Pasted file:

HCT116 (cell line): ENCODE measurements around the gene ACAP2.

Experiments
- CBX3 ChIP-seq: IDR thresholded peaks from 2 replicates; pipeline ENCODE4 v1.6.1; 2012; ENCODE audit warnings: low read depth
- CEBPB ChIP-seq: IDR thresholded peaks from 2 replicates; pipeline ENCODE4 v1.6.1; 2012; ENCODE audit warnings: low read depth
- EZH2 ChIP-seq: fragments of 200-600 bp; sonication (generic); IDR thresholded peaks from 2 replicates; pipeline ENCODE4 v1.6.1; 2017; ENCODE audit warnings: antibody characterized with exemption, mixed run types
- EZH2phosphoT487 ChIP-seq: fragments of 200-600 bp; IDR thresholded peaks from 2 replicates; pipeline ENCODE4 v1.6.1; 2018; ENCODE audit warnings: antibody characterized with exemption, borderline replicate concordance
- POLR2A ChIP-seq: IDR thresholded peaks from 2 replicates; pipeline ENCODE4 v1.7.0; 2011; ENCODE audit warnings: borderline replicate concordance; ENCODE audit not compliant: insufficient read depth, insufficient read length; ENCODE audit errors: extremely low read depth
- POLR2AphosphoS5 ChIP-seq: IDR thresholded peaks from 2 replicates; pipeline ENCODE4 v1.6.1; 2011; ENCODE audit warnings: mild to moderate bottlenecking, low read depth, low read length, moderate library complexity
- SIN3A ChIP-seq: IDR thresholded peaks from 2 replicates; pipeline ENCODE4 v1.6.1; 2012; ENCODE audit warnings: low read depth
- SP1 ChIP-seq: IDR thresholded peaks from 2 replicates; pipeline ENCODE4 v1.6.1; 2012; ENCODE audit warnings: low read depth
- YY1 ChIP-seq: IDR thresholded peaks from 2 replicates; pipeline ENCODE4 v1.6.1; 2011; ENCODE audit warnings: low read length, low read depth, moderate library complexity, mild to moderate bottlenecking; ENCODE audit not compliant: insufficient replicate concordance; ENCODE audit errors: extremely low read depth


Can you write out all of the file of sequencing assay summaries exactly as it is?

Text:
HCT116 (cell line): ENCODE measurements around the gene ACAP2.

Experiments
- CBX3 ChIP-seq: IDR thresholded peaks from 2 replicates; pipeline ENCODE4 v1.6.1; 2012; ENCODE audit warnings: low read depth
- CEBPB ChIP-seq: IDR thresholded peaks from 2 replicates; pipeline ENCODE4 v1.6.1; 2012; ENCODE audit warnings: low read depth
- EZH2 ChIP-seq: fragments of 200-600 bp; sonication (generic); IDR thresholded peaks from 2 replicates; pipeline ENCODE4 v1.6.1; 2017; ENCODE audit warnings: antibody characterized with exemption, mixed run types
- EZH2phosphoT487 ChIP-seq: fragments of 200-600 bp; IDR thresholded peaks from 2 replicates; pipeline ENCODE4 v1.6.1; 2018; ENCODE audit warnings: antibody characterized with exemption, borderline replicate concordance
- POLR2A ChIP-seq: IDR thresholded peaks from 2 replicates; pipeline ENCODE4 v1.7.0; 2011; ENCODE audit warnings: borderline replicate concordance; ENCODE audit not compliant: insufficient read depth, insufficient read length; ENCODE audit errors: extremely low read depth
- POLR2AphosphoS5 ChIP-seq: IDR thresholded peaks from 2 replicates; pipeline ENCODE4 v1.6.1; 2011; ENCODE audit warnings: mild to moderate bottlenecking, low read depth, low read length, moderate library complexity
- SIN3A ChIP-seq: IDR thresholded peaks from 2 replicates; pipeline ENCODE4 v1.6.1; 2012; ENCODE audit warnings: low read depth
- SP1 ChIP-seq: IDR thresholded peaks from 2 replicates; pipeline ENCODE4 v1.6.1; 2012; ENCODE audit warnings: low read depth
- YY1 ChIP-seq: IDR thresholded peaks from 2 replicates; pipeline ENCODE4 v1.6.1; 2011; ENCODE audit warnings: low read length, low read depth, moderate library complexity, mild to moderate bottlenecking; ENCODE audit not compliant: insufficient replicate concordance; ENCODE audit errors: extremely low read depth